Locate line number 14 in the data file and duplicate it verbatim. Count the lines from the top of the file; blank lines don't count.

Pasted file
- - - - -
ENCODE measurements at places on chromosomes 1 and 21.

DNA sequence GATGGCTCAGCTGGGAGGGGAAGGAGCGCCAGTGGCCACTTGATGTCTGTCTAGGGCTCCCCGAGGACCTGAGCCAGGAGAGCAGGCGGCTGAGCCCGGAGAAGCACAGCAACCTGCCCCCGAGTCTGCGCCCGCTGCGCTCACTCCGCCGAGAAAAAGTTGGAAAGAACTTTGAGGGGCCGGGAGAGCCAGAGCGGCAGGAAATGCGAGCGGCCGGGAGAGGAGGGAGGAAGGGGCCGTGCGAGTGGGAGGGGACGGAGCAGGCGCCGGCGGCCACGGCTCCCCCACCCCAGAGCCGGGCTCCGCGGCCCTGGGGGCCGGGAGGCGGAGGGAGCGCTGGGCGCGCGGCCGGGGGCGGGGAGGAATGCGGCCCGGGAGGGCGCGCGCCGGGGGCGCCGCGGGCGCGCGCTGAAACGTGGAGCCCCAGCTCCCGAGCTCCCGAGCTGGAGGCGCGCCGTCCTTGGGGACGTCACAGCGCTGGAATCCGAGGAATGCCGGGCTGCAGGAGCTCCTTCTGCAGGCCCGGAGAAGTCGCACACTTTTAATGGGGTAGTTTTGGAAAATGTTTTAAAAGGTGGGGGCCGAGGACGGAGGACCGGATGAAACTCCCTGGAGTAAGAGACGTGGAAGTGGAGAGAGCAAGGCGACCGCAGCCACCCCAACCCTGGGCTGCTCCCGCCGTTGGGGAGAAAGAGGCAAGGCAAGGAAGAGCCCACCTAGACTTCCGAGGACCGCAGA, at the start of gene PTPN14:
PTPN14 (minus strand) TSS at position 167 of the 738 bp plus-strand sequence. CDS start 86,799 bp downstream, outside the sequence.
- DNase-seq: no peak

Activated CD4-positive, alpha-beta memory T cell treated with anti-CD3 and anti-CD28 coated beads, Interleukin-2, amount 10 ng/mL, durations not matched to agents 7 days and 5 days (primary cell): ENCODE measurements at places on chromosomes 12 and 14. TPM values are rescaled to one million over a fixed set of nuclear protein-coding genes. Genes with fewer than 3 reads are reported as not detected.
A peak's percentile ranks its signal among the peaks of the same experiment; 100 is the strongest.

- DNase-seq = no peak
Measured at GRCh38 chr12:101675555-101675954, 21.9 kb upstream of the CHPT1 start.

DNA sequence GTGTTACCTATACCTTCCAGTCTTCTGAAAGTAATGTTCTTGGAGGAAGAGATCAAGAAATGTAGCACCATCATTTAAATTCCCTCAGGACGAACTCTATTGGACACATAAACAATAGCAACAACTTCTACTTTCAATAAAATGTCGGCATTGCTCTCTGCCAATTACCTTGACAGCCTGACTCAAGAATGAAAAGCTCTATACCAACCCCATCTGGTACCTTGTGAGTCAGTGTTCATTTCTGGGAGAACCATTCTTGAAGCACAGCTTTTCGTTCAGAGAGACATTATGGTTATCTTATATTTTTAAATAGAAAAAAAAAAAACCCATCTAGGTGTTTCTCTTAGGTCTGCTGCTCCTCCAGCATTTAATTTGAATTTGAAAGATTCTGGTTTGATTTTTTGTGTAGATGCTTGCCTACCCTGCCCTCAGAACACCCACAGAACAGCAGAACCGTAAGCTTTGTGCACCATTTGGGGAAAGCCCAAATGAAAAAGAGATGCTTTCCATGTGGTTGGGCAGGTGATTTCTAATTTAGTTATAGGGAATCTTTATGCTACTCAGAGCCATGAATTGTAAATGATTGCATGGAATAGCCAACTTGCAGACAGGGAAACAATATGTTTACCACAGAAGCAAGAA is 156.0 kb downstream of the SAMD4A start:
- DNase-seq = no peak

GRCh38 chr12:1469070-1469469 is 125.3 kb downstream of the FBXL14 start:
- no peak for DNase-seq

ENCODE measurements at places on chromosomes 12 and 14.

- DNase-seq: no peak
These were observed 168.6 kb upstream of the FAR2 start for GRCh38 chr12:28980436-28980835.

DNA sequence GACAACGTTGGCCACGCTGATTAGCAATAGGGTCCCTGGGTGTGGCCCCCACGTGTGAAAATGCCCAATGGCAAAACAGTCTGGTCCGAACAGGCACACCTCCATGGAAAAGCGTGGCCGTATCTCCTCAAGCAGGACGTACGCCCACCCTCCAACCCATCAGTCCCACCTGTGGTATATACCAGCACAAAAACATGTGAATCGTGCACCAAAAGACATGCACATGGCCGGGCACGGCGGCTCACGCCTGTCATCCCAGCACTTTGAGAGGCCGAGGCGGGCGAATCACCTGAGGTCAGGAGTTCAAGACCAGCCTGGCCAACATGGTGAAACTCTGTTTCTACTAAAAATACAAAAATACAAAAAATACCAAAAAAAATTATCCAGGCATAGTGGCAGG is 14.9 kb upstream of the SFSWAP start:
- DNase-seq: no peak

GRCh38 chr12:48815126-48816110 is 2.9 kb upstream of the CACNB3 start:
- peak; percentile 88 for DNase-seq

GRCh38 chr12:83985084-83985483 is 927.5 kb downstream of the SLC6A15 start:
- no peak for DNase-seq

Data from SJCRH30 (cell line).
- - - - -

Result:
- DNase-seq: no peak